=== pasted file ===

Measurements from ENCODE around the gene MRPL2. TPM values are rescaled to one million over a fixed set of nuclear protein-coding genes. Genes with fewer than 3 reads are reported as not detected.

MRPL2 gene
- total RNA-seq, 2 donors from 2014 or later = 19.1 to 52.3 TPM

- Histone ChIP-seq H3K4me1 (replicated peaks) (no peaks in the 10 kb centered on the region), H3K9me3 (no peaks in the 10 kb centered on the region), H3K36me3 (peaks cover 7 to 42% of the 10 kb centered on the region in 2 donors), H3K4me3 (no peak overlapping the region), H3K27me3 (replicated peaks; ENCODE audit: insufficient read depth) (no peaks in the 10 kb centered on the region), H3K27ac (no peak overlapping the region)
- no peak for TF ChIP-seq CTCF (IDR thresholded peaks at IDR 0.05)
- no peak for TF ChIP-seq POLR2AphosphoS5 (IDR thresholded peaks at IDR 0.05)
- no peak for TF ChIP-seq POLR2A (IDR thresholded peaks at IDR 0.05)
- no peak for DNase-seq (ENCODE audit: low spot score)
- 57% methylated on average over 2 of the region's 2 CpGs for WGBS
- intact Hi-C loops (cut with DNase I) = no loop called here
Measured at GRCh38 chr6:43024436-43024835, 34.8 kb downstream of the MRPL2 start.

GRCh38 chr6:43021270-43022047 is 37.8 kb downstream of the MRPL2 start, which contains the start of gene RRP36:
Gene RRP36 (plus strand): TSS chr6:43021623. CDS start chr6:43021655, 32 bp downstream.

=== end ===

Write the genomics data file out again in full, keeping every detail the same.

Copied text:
Measurements from ENCODE around the gene MRPL2. TPM values are rescaled to one million over a fixed set of nuclear protein-coding genes. Genes with fewer than 3 reads are reported as not detected.

MRPL2 gene
- total RNA-seq, 2 donors from 2014 or later = 19.1 to 52.3 TPM

- Histone ChIP-seq H3K4me1 (replicated peaks) (no peaks in the 10 kb centered on the region), H3K9me3 (no peaks in the 10 kb centered on the region), H3K36me3 (peaks cover 7 to 42% of the 10 kb centered on the region in 2 donors), H3K4me3 (no peak overlapping the region), H3K27me3 (replicated peaks; ENCODE audit: insufficient read depth) (no peaks in the 10 kb centered on the region), H3K27ac (no peak overlapping the region)
- no peak for TF ChIP-seq CTCF (IDR thresholded peaks at IDR 0.05)
- no peak for TF ChIP-seq POLR2AphosphoS5 (IDR thresholded peaks at IDR 0.05)
- no peak for TF ChIP-seq POLR2A (IDR thresholded peaks at IDR 0.05)
- no peak for DNase-seq (ENCODE audit: low spot score)
- 57% methylated on average over 2 of the region's 2 CpGs for WGBS
- intact Hi-C loops (cut with DNase I) = no loop called here
Measured at GRCh38 chr6:43024436-43024835, 34.8 kb downstream of the MRPL2 start.

GRCh38 chr6:43021270-43022047 is 37.8 kb downstream of the MRPL2 start, which contains the start of gene RRP36:
Gene RRP36 (plus strand): TSS chr6:43021623. CDS start chr6:43021655, 32 bp downstream.